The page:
With the fingerprints collected, the officers simply let everyone go. In November 2014, following a long and laborious journey, Yazan and his brother finally arrived in Belgium.

Since then, Yazan has joined a social-services organisation Vluchtelingenwerk Vlaanderen and has begun visiting schools to share his story and expose students to the realities of refugee life. When a small publisher approached him to write a book about his life, he quickly agreed. “I felt it was important to change the negative opinion about refugees,” he says.

The title Nooit meer bang zijn refers to a promise he had made to himself along the journey. The front cover is dominated by his portrait. “It’s a photo of me, but it could very well be a photo of you one day,” he says. “That’s why you should never judge and generalise. Treat every person individually, for their faults and merits. I know, because on my journey, I have met both good and bad people.”

By December, the brothers were finally granted asylum in Belgium. His brother found a job as an engineer at Proximus and Yazan began looking for a way to resume his studies. Some friends at the organisation where he was volunteering mentioned VUB.

In September, he will join the university to pursue a degree in social sciences. “When I graduate, I will do what I can to help every person I meet, whether they’re from Syria or any other country. I may not be able to help them all but it would be great if I could bring a smile to someone’s face or feed a hungry stomach.”

Coming from an IT background, social sciences is not something he had ever considered studying before. “But after this long journey,” he says, “I know that I will never give up that dream. Because as long as we’re willing to fight for oil and as long as there are weapon factories, we will continue to have more wars and suffering. And wars bring refugees who will need our help.”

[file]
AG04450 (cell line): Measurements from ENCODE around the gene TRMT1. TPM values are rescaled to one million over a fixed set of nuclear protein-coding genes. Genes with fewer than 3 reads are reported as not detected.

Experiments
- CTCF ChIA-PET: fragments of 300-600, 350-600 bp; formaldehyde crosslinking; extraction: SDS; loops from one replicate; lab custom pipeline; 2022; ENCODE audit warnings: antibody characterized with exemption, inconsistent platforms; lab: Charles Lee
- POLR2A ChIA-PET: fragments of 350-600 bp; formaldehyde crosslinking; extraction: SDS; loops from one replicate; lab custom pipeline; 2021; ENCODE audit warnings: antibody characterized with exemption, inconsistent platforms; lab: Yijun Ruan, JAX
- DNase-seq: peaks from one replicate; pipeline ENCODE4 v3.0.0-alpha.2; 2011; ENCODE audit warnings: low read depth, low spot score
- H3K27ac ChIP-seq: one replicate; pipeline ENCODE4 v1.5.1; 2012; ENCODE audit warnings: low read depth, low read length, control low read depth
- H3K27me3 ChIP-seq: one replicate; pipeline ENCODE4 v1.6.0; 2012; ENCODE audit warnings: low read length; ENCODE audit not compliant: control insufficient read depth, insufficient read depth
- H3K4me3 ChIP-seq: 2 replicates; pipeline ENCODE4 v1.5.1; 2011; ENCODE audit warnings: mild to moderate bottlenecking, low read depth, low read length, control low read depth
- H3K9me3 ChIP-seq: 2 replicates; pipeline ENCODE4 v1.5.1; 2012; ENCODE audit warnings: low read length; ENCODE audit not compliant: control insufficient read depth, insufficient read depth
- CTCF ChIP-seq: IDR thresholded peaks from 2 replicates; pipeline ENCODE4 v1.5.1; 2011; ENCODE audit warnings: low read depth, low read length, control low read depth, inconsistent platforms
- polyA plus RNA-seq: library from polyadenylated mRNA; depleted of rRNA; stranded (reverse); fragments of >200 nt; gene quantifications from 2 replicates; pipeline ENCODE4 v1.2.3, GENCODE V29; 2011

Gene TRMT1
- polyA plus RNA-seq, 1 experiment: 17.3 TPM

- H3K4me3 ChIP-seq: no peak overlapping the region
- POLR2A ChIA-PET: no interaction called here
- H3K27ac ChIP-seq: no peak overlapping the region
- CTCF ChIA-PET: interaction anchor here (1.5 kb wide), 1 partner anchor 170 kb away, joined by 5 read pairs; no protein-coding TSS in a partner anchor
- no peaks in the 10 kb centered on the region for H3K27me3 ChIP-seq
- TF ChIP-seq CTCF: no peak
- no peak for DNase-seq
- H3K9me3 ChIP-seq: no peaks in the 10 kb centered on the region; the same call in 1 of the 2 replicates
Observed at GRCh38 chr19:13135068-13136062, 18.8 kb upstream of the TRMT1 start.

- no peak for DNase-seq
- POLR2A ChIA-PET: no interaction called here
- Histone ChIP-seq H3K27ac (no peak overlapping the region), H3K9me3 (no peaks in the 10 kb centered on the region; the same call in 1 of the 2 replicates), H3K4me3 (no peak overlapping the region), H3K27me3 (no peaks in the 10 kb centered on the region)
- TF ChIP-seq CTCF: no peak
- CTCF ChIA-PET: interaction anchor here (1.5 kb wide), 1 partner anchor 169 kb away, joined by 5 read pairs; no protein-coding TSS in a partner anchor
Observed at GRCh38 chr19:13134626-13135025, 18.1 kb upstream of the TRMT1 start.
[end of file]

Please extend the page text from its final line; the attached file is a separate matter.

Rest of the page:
Asked if he will be as diligent at studying as he was in Syria, he smiles. “Of course I’ll do my best; there is a lot I have to prove. But I was insane back then, studying 20 hours a day. I will never put myself through something like that again.”

He remains in touch with some of the refugees he had encountered along the way. One of them was recently granted asylum in Germany, another lives in Sweden. Most of his extended family has since left Syria, but Yazan says he will never forget those who had stayed behind. “The people who are still suffering and dying, I don’t know how to help them, but I will find a way.”

He thinks a lot about home. “I miss the streets and I miss going to restaurants and cafes on the weekends. I miss having picnics with my family and friends. But I know that if I were to return, I would never find the same Syria again.”

Looking back at the perilous journey, he finds it difficult to move on. “Now I have a future ahead of me and I should be thankful,” he says. “But I can’t be thankful for the fear that I had to endure and I can’t be thankful for the smugglers who exploited us and risked our lives. I can’t be thankful for the politicians in my country who did not have the will to stop the war and prevent the destruction of millions of lives.”

But in a strange way, he says, he is grateful for the experience. “Because while I might have been afraid and have lost so much, I have also learned how important it is to never give up hope.”

And since arriving in Belgium, he has also met the love of his life. “But I don’t want to go into details,” he smiles. “Not just yet.”

This story was originally published in VUB Today